Figure 1.39 A partition of a typical curve in polar coordinates.

The line segments are connected by arcs of constant radius. This defines sectors whose areas can be calculated by using a geometric formula. The area of each sector is then used to approximate the area between successive line segments. We then sum the areas of the sectors to approximate the total area. This approach gives a Riemann sum approximation for the total area. The formula for the area of a sector of a circle is illustrated in the following figure.

Figure 1.40 The area of a sector of a circle is given by $A=12θr2.A=12θr2.$

Recall that the area of a circle is $A=πr2.A=πr2.$ When measuring angles in radians, 360 degrees is equal to $2π2π$ radians. Therefore a fraction of a circle can be measured by the central angle $θ.θ.$ The fraction of the circle is given by $θ2π,θ2π,$ so the area of the sector is this fraction multiplied by the total area:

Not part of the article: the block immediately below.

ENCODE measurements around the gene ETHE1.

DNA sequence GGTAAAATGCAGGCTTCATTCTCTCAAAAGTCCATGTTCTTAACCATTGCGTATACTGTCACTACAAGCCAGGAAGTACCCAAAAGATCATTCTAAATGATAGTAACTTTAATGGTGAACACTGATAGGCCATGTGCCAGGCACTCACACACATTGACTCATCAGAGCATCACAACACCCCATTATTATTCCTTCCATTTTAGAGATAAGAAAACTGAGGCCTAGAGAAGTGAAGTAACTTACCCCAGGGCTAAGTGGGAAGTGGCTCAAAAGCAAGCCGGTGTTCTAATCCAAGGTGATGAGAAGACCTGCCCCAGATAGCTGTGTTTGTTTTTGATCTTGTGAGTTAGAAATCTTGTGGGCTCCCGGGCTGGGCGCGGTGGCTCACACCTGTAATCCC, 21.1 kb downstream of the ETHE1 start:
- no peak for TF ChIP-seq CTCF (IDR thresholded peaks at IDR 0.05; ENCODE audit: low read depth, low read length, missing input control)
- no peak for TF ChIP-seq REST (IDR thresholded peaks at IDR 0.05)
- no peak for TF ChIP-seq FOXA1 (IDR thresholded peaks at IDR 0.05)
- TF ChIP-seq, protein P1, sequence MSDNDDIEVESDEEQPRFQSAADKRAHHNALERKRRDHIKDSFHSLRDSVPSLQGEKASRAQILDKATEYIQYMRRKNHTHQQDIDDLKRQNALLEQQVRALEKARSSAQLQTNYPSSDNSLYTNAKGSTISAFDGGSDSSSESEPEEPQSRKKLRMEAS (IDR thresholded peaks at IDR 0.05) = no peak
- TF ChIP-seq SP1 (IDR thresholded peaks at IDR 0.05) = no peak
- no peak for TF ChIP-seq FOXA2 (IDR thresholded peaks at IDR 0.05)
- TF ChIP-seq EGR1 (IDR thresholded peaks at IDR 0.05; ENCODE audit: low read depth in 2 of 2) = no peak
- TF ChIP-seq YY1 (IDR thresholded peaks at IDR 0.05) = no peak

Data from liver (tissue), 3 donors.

$A=(θ2π)πr2=12θr2.A=(θ2π)πr2=12θr2.$

Since the radius of a typical sector in Figure 1.39 is given by $ri=f(θi),ri=f(θi),$ the area of the ith sector is given by

$Ai=12(Δθ)(f(θi))2.Ai=12(Δθ)(f(θi))2.$

Therefore a Riemann sum that approximates the area is given by

$An=∑i=1nAi≈∑i=1n12(Δθ)(f(θi))2.An=∑i=1nAi≈∑i=1n12(Δθ)(f(θi))2.$

We take the limit as $n→∞n→∞$ to get the exact area:

$A=limn→∞An=12∫αβ(f(θ))2dθ.A=limn→∞An=12∫αβ(f(θ))2dθ.$

This gives the following theorem.

### Theorem1.6

#### Area of a Region Bounded by a Polar Curve

Suppose $ff$ is continuous and nonnegative on the interval $α≤θ≤βα≤θ≤β$ with $0<β−α≤2π.0<β−α≤2π.$ The area of the region bounded by the graph of $r=f(θ)r=f(θ)$ between the radial lines $θ=αθ=α$ and $θ=βθ=β$ is

$A=12∫αβ[f(θ)]2dθ=12∫αβr2dθ.A=12∫αβ[f(θ)]2dθ=12∫αβr2dθ.$
(1.9)

### Example 1.16

#### Finding an Area of a Polar Region

Find the area of one petal of the rose defined by the equation $r=3sin(2θ).r=3sin(2θ).$